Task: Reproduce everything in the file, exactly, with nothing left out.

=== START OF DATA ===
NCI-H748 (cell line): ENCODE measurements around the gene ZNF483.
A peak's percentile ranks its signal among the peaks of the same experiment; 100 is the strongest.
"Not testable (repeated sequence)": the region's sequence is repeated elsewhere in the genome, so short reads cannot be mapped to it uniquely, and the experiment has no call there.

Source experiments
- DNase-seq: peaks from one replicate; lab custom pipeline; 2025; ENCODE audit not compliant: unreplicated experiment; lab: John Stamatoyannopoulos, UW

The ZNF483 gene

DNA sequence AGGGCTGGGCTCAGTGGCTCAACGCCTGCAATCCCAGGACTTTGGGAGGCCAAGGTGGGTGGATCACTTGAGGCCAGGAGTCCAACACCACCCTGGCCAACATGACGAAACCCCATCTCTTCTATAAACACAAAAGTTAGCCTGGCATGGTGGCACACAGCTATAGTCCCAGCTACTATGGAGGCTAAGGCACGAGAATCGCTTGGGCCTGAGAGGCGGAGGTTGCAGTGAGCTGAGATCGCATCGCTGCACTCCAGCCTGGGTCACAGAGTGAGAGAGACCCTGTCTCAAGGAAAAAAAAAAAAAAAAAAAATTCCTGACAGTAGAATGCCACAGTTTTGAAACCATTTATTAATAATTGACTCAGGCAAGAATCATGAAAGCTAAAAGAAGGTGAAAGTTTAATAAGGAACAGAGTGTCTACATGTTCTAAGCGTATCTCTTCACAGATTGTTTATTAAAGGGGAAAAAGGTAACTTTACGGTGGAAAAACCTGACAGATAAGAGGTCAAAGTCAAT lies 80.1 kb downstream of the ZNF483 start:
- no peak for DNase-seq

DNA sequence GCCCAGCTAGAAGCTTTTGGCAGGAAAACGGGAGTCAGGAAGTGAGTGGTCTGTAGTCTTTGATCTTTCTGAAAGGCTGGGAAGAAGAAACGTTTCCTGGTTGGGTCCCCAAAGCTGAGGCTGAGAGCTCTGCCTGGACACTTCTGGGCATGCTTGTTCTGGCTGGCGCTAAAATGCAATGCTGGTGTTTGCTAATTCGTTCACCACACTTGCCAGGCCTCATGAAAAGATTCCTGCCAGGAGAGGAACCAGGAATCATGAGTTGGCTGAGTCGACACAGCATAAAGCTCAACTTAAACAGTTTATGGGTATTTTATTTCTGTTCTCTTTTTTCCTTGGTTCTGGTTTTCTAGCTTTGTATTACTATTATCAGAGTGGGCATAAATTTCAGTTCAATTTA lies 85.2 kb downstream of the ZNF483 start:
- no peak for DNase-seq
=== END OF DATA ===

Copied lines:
NCI-H748 (cell line): ENCODE measurements around the gene ZNF483.
A peak's percentile ranks its signal among the peaks of the same experiment; 100 is the strongest.
"Not testable (repeated sequence)": the region's sequence is repeated elsewhere in the genome, so short reads cannot be mapped to it uniquely, and the experiment has no call there.

Source experiments
- DNase-seq: peaks from one replicate; lab custom pipeline; 2025; ENCODE audit not compliant: unreplicated experiment; lab: John Stamatoyannopoulos, UW

The ZNF483 gene

DNA sequence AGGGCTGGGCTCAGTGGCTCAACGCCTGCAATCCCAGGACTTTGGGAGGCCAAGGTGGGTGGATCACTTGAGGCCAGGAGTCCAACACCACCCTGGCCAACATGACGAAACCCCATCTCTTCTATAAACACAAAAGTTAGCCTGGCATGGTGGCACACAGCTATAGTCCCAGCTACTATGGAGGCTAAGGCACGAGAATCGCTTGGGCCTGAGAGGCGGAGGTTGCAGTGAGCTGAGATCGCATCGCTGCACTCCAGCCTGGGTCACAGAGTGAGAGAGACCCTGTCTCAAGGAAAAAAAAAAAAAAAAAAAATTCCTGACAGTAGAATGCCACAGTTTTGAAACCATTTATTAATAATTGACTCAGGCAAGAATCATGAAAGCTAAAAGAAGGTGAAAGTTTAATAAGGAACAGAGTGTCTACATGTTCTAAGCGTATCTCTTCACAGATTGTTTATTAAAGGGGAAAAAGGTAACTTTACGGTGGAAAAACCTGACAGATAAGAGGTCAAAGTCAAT lies 80.1 kb downstream of the ZNF483 start:
- no peak for DNase-seq

DNA sequence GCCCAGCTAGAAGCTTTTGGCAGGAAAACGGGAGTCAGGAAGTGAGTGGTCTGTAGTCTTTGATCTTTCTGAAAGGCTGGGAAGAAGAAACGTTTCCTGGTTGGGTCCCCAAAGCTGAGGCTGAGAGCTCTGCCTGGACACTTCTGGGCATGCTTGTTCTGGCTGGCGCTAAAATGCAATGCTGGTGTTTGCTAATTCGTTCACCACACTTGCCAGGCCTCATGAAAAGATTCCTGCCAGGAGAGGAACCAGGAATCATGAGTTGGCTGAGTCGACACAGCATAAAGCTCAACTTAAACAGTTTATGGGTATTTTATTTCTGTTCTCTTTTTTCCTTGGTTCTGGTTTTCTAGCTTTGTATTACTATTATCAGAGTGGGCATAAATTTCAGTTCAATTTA lies 85.2 kb downstream of the ZNF483 start:
- no peak for DNase-seq